The Real Estate (Regulation and Development) Act 2016 (or RERA) is a landmark law as it enshrines consumer rights and builders’ obligations in law and promises to bring in a lot of transparency in transactions. The construction sector employs the second largest workforce in the country and contributes 10 per cent to the GDP. Absence of regulatory laws had allowed all kinds of fly-by-night operators to enter the sector and make a kill, leaving the consumers without any legal safeguards. With State governments now obliged to appoint regulators, it is expected the consumers will be able to readily access officials and a set of laws to seek quick remedies for their woes.
These views were expressed by an ensemble of legislators, consumers, lawyers and civil society activists who gathered for a session on awareness about citizens’ rights as consumers in a developer’s market and construction industry recently in Bengaluru. The first-of-its-kind awareness workshop was organized by the Namma Hakku of the Bangalore Citizens Forum.
70% cost in separate account
Under the RERA, the governments at the Centre, in States and in Union Territories are obliged to set up a Real Estate Regulatory Authority and appoint a “Regulator” to register complaints from consumers. All agents will have to secure registration from the Authority. Developers will have to execute a sale agreement if they are collecting 10% of sale money in advance. Promoters have to disclose all projects executed during the past five years. The Bill also makes it mandatory to put 70% of the project cost in a separate account. Rajeev Chandrasekhar, MP, along with a team of legal experts and citizen activists, offered valuable insights on RERA; clarified home buyers’ concerns against corrupt and inefficient builders; provided details of the obligations of developers; and urged citizens to come forward to claim their rights under the “iconic pro-consumer legislation”, as the MP put it.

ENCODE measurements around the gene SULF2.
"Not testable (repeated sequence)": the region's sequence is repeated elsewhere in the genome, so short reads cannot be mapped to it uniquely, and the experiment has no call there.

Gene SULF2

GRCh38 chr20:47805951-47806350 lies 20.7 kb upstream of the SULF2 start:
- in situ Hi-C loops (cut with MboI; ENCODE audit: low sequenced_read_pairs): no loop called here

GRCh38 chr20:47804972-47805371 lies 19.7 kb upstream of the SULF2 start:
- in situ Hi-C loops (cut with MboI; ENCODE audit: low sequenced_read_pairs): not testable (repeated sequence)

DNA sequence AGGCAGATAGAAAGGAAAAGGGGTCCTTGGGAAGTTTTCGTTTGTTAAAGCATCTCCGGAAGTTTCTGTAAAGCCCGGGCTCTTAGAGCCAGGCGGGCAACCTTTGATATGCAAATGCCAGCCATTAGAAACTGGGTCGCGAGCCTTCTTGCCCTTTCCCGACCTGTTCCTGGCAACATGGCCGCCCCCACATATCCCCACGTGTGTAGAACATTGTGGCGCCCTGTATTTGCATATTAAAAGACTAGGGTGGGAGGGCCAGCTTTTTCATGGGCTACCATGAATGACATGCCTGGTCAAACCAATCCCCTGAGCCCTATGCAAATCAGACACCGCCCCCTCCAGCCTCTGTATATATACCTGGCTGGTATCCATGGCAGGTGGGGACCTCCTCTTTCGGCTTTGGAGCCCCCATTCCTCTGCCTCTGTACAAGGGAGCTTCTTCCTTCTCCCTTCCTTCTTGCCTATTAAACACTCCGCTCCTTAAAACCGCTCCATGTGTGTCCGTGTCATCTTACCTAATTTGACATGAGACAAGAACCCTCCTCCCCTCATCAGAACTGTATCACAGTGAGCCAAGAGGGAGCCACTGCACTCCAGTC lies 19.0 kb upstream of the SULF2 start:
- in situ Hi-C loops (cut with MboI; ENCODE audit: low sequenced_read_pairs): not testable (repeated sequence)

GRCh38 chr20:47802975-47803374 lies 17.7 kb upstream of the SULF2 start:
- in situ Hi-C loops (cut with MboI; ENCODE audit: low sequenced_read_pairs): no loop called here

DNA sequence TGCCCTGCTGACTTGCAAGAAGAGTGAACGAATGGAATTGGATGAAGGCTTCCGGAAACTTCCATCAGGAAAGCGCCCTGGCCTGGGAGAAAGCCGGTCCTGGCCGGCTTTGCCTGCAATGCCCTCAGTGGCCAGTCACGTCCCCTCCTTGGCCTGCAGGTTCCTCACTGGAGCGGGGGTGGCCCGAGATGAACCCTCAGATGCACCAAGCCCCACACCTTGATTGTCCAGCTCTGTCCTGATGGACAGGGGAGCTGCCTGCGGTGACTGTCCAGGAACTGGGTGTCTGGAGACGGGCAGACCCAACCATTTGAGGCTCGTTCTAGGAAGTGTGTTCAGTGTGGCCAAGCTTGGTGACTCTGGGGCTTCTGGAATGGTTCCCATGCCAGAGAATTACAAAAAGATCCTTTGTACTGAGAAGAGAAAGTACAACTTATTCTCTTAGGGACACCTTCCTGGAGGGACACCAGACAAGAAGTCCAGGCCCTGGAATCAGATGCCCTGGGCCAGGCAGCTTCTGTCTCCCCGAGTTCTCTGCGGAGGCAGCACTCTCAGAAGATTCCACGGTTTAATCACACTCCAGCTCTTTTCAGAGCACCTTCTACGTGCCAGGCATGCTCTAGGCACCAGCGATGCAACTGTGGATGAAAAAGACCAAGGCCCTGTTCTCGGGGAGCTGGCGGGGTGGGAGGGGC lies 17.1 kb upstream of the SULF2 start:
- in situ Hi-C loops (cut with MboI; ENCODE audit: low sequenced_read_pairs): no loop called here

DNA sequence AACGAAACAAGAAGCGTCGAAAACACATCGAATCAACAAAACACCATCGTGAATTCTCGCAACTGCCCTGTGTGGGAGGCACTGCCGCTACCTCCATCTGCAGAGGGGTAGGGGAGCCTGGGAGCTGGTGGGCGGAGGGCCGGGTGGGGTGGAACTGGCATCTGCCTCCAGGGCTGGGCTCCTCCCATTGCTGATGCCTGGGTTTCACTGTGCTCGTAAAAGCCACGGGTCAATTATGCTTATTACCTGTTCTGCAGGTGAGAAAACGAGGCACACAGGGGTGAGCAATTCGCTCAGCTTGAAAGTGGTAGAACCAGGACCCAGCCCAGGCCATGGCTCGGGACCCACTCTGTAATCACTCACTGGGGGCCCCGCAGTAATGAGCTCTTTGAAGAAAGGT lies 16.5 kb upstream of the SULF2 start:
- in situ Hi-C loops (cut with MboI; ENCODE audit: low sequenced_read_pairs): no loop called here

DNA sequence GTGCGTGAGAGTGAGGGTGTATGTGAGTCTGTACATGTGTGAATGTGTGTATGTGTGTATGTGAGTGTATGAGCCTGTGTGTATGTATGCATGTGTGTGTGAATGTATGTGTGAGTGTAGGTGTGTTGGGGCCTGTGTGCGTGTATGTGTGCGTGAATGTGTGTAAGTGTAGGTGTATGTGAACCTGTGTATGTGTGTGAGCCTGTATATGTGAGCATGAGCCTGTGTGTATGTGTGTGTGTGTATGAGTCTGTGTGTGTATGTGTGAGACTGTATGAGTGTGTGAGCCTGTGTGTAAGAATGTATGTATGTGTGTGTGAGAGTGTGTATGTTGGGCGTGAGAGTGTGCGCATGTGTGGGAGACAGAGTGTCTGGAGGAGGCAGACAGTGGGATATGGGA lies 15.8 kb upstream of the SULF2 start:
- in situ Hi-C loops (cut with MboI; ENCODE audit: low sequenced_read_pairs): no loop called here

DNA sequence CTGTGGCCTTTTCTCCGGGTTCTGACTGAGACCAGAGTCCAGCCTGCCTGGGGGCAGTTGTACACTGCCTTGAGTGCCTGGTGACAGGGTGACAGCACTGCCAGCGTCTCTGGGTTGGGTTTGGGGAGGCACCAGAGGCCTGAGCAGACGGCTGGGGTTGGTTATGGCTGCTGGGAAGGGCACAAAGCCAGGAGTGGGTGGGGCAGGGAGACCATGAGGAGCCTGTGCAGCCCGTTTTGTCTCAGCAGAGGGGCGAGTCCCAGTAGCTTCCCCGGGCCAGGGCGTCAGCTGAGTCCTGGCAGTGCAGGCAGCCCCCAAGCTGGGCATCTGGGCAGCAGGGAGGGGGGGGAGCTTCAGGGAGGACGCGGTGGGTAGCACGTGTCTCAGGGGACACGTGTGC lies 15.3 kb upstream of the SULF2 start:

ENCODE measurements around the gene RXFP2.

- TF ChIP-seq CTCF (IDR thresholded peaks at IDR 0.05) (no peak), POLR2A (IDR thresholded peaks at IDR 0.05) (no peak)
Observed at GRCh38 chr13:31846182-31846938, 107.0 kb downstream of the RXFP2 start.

It was pointed out that the promoters were duty bound to create a web page for each project, provide all the documentation, obtain completion and occupancy certificates, enable formation of the cooperative society or association of buyers, and obtain approval before change in layout or construction.
The RERA also provides for penalties for various violations. The developers are liable to pay 10 per cent of the project cost to the buyers for failure to register the project, 5 per cent project cost for providing false information, daily penalty up to 5 per cent of the project cost for failure to comply with RERA orders, and 10 per cent of the project cost and three years of imprisonment for failure to comply with RERA and Appellate Tribunal orders. And the allottee will have to pay a penalty ranging from 5 to 10 per cent of the plot or apartment cost for failure to comply with the RERA and Appellate Tribunal.
5-year defect liability
The Act provides the property buyers ample powers to insist upon getting what they were promised by developers and builders in the agreement and ensure that the product — plot, sites, house or flats — is delivered on time. It strikes a balance in relationship between the developers and buyers and provides for a faster dispute-resolution mechanism. It also ensures a regulated broker environment and provides for a five-year defect liability period.
A.V. Chandrashekara, former Judge of the High Court of Karnataka, Sajan Poovayya, senior advocate, Sunil Dutt Yadav, advocate, environmental issues and RWAs, and Rajagopalan, citizen activist, highlighted the salient points of the Act.
Source from: The Hindu
Buyers can Bank on RERA